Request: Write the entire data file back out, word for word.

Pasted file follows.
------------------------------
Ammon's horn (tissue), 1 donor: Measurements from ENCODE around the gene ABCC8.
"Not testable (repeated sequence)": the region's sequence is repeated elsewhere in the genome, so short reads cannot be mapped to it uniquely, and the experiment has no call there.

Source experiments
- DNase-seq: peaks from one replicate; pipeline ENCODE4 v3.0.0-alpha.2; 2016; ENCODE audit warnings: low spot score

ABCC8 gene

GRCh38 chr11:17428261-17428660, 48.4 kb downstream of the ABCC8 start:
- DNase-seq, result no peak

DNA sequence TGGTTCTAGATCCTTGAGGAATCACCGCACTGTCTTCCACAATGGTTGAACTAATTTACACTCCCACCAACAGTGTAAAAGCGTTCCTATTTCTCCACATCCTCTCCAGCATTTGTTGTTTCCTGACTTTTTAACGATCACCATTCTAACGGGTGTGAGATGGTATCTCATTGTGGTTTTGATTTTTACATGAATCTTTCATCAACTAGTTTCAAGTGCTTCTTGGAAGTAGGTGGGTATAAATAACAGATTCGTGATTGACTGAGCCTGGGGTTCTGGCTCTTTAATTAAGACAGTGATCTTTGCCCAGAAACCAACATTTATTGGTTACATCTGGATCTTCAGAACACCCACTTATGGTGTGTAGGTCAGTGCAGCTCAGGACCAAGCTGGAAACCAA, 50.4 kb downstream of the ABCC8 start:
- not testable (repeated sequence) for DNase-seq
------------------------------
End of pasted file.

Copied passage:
Ammon's horn (tissue), 1 donor: Measurements from ENCODE around the gene ABCC8.
"Not testable (repeated sequence)": the region's sequence is repeated elsewhere in the genome, so short reads cannot be mapped to it uniquely, and the experiment has no call there.

Source experiments
- DNase-seq: peaks from one replicate; pipeline ENCODE4 v3.0.0-alpha.2; 2016; ENCODE audit warnings: low spot score

ABCC8 gene

GRCh38 chr11:17428261-17428660, 48.4 kb downstream of the ABCC8 start:
- DNase-seq, result no peak

DNA sequence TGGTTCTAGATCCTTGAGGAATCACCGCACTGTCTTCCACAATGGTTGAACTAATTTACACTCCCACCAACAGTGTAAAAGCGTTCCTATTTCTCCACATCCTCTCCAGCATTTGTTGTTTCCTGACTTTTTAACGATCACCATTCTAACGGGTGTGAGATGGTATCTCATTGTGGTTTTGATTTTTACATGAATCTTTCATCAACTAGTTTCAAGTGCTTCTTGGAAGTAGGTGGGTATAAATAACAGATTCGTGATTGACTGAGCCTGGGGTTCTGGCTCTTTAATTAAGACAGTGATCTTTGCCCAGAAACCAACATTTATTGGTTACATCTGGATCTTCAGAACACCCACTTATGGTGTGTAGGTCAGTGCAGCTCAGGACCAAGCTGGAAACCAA, 50.4 kb downstream of the ABCC8 start:
- not testable (repeated sequence) for DNase-seq